By Donald Morris

Twas a dark and wet night in October 2013 when Mike, Donald and Peter sat down to plan the programme for the coming season.  Various trips were already planned but we needed something in the West Highlands. Glen Shiel offered the obvious location with great scenery and great skiing, potentially. The non-standard nature of the venue also motivated us to stick it down on the programme.  

It was therefore surprising to see so many people turn out for the trip. A brightly clad group met at Inshes car park, all looking forward to some uncertainty and the potential for good skiing. Sociable it certainly was and 13 people departed from the road at breakneck speed. 

Route finding was easy with good paths up the hills.  That said, we hadn’t quite decided on a route so some alterations to direction were required early on and a classic burn crossing was the reward for the indecision. The rocks were slippery and one member of the party had a brief frission of excitement caused by both ski boots being below the water line.  

Boots slightly wetter than before, we continued up the glen into the coire. This was classic scottish ski terrain – walking over bogs and having to cross another river even to get to the snow. About an hour and a half saw us at the bottom of a steep snow gully granting access to the slopes above. The skinning was steep and the entire party got some good practice at kick turns. Teamwork was to the fore as good skin tracks were set up for followers to enjoy. 

The upper coire had many features and we commented on how small the numbers of people would be who had stood in those places. The ridges are well trodden but the coires less so. 

We arrived at the ridge which had large cornices. Almost double corniced in place, there was a debate as to the safety of continuing up the narrowing ridge to the summit. Once committed to though, the ridge was actually very easy and we had only been about five minutes from the summit. 

Mist always adds something to a day in the hills and Sgurr an Lochain looked amazing directly across from us on Sgurr and Doire Leathain. We didn’t see the doire leathann at any point though. Too many deer?

Descent number one saw the whole party heading down into Coire a’ Chùil Droma Mòr. The snow had some nasty surprises for us though as uniform easy sections were peppered with sudden, invisible sections of very slow, heavy snow. This led to sudden decelerations and was particularly challenging for anyone on telemark gear.  


Some of the party continued down a narrow gully which passed through a rock band where a glacial ice fall would have been some years ago. This required careful and committed skiing though with a fall being rewarded by smashing into rock walls followed by a tumble onto boulders. No one did fall though.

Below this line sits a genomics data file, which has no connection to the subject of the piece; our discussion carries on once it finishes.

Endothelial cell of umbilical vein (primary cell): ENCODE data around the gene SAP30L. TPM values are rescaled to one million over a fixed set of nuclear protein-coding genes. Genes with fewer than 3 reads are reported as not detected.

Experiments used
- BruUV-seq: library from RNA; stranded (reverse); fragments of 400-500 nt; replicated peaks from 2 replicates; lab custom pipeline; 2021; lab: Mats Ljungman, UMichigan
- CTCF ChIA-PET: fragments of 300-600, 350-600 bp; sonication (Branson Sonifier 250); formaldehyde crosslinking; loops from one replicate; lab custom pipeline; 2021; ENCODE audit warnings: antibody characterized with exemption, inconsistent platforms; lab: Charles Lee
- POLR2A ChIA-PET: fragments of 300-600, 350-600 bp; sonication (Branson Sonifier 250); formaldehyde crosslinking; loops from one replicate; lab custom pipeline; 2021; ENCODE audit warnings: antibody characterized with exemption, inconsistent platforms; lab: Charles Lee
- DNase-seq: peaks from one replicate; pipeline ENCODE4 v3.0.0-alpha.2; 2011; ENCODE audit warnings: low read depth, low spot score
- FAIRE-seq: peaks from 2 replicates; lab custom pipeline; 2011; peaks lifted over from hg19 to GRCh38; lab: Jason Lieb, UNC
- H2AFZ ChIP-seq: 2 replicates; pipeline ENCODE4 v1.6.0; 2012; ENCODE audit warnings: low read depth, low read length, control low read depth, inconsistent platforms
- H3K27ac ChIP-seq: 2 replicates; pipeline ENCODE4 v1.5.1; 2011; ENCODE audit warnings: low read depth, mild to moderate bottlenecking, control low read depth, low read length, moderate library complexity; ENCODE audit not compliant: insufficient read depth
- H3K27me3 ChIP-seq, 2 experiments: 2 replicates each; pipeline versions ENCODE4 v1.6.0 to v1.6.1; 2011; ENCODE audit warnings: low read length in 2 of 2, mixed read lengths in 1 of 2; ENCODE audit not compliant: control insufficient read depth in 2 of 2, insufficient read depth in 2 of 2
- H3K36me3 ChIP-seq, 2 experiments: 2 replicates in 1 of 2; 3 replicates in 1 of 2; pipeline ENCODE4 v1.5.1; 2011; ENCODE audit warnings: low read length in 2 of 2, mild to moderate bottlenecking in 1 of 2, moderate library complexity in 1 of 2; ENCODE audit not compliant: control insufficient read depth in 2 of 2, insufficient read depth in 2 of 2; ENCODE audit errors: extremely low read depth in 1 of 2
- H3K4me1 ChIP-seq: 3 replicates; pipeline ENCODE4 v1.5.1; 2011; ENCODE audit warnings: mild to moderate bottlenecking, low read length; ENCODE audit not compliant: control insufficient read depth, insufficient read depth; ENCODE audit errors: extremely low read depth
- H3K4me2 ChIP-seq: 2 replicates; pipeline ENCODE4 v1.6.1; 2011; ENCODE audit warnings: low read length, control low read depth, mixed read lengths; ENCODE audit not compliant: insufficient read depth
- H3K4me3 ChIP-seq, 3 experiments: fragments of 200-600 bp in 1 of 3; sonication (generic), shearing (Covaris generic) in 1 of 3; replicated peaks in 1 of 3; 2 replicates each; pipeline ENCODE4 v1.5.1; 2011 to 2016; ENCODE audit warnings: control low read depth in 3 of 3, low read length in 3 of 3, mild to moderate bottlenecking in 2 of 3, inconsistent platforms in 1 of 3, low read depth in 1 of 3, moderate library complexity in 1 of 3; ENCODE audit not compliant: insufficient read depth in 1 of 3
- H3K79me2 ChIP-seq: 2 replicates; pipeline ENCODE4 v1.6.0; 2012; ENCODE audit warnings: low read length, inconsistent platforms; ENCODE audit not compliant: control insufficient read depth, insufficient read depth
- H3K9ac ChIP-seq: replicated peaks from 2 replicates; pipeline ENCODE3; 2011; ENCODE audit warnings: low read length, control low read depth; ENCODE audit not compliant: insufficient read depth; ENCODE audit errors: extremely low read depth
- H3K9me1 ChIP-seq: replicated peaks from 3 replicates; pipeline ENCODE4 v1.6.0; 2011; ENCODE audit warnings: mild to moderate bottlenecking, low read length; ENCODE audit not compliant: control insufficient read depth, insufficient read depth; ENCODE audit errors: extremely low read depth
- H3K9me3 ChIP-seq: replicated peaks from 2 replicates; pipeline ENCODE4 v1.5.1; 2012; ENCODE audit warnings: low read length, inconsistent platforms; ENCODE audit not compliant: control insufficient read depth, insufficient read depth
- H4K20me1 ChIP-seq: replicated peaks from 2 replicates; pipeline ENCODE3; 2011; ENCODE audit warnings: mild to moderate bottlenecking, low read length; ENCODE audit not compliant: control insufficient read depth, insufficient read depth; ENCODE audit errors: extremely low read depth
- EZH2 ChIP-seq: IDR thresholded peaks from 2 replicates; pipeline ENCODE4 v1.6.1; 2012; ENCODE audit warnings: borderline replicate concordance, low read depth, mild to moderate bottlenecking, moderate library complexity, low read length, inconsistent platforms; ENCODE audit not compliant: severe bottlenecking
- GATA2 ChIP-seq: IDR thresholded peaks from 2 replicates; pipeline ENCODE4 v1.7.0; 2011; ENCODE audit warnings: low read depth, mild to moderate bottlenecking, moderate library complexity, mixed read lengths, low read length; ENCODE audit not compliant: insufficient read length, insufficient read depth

The party split at this point with the lowest section skiing back up the route we had ascended earlier and the second lot ascending by the descent route. There was a lot of ascending and descending on the day with GPS devices recording 1766 metres of ascent. I can’t see where that was but if it’s on the internet it must be true.  

Both parties met up again at the summit of Sgurr an Doire Leathainn and had a look at the much steeper entry into Coire an Lochain. The plan was to descend into this coire and ski out as far as possible before walking back to the road. More confident skiers led the way and the snow was much better in this coire. The entry looked steep from above, and was steep, but a sure footed approach meant that any issues could be dealt with. Some blasted down the slopes and got to the bottom quickly whilst others enjoyed the turns. Everyone smiled.  

Further down, close to the lochan (still frozen) of Coire an Lochain, we headed onwards unsure of how long the snow would last. It ran out above another rock band, similar to that on Everest, at about 630 metres.

Debate ensued as to the best route down and we settled for a rising traverse around the ridge which saved a bit of walking and deposited us at the top of a narrow snow line heading downwards. It was less than a metre wide in places. True to IBSC tradition, we skied to the end of the snow. And I mean the real end…

The glen looked great as we headed down towards a well deserved drink at the Cluanie Inn.  

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